As a result, aggressors must now figure that proven willingness into their future calculations.
Efforts such as Task Force KleptoCapture, the US Department of Justice unit established in mid-March to enforce sanctions on Russian oligarchs, need to be permanently institutionalized and adequately funded.
Oligarch supporters of authoritarian regimes need to know, with a high level of assurance, that they will eventually lose their ill-gotten assets.
Troop Rotations, Military Training
On the European front, the US needs to look at much larger troop rotations. The levels need not reach those of the Cold War, but they need to be substantially higher than the current program calls for.
When deployed, they should be stationed at forward bases in NATO’s newest member countries. Although the idea is likely to meet resistance, serious consideration needs to be given to closing older US bases, particularly in Germany.
New facilities can be built relatively inexpensively in NATO’s forward-facing nations. Additional offsetting savings would also be realized through lower ongoing costs.
Lessons learned on the Ukrainian battlefield need to be rapidly integrated into military training and future joint exercises. A legal framework needs to be worked out to permit the US Special Operations Command to engage in “next-level” irregular warfare instruction, including resistance training, city-level militias, and civil disobedience.
Weapons and Tactics
After evaluating their performance in Ukraine, portable weapon systems such as Javelins, Stingers, NLAWs, and drones should be prepositioned in potentially threatened countries, along with defensive systems such as the truck-based Sky Sabre systems the UK sent to Poland.
— 🇺🇦 Ukraine Weapons Tracker (@UAWeapons) March 30, 2022
Encrypted tactical communications gear and other counter-jamming capabilities, which have become increasingly important as drones have become indispensable defensive assets, will likely also be in high demand.
Military tacticians from Sun Tzu to Napoleon to Dwight D. Eisenhower have been fond of talking about the importance of logistics. The West’s lack of a sound logistics strategy to support a NATO-adjacent democratic nation has created a deadly bottleneck.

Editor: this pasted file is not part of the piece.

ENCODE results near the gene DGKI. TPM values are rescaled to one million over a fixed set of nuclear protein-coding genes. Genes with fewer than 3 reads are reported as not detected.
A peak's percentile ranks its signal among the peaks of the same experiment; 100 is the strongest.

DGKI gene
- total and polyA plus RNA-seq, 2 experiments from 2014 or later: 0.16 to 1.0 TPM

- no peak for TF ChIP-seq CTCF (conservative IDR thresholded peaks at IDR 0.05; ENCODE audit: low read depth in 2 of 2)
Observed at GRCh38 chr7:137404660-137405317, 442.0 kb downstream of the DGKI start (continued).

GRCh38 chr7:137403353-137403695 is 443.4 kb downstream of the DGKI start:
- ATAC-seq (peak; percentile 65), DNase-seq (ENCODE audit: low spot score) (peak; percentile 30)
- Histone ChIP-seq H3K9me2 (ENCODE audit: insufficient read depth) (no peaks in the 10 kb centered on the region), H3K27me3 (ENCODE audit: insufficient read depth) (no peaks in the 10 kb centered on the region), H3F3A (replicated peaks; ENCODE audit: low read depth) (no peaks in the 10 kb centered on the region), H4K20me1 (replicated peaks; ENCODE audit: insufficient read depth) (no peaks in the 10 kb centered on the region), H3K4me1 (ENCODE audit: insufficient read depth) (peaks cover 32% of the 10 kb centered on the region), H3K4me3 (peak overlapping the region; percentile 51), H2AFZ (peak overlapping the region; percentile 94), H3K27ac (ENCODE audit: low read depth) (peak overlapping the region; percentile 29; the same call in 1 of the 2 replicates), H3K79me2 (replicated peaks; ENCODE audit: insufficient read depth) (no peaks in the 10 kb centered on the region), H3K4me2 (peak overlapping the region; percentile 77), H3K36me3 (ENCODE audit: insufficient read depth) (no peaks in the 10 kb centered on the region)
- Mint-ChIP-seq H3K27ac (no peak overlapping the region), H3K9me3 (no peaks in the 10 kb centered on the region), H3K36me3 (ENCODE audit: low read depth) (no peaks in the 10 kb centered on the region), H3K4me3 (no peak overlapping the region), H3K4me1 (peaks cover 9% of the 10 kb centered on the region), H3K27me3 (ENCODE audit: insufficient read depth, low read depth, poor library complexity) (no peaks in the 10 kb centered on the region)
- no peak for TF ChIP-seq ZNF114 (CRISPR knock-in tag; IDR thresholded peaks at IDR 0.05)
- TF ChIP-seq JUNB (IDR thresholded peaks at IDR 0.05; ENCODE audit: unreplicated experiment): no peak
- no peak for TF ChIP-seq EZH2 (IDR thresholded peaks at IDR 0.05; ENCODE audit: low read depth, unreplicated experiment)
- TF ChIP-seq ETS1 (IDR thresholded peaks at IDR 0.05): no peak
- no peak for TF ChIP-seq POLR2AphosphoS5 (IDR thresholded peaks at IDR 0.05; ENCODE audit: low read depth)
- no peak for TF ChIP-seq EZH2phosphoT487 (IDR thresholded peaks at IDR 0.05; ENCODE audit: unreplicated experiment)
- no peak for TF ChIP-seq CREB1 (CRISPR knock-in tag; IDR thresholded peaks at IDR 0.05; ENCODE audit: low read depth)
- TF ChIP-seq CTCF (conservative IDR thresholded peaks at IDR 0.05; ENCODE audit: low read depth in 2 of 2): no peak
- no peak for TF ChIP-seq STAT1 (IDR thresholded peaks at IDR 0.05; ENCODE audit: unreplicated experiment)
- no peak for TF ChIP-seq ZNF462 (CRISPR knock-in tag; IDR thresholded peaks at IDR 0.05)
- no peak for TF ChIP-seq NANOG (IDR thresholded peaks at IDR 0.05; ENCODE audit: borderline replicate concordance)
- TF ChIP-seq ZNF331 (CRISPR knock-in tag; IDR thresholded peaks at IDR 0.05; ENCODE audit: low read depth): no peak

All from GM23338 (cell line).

I recently returned from Lviv, Ukraine, where I met with several government agencies, including the Ministry of Strategic Industries. I witnessed a small cadre of smart, tough, tireless, and committed Ukrainians trying to piece together a plan to move massive amounts of inbound aid to the front.
Warehouses were filling up, and the equipment needed to move it to the front was already fully committed. One of the most important lessons from the current conflict is that Western allies must develop and stress-test a logistics system designed to efficiently move material support to a defending nation without triggering conflict escalation.
New Global System of Deterrence
Democracy’s adversaries will always probe, exploit the gray zone, and resort to outright aggression if they sense an opportunity.
Since the fall of the Berlin Wall, western democratic nations have let their guard down, and as a result, Ukraine is paying a terrible price.
The challenge ahead is creating a new global system of deterrence that can be clearly understood by aggressors and promises to inflict a level of pain that they deem unacceptable.
Dominique L. Plewes (@DomLPlewes) is a special advisor to the Freedom Research Foundation and founder of 501(c)3 Special Operations Forces (SOF) Support Foundation, dedicated to educating Americans on the purposes and uses of our special operations forces.
The views and opinions expressed here are those of the author and do not necessarily reflect the editorial position of The Defense Post.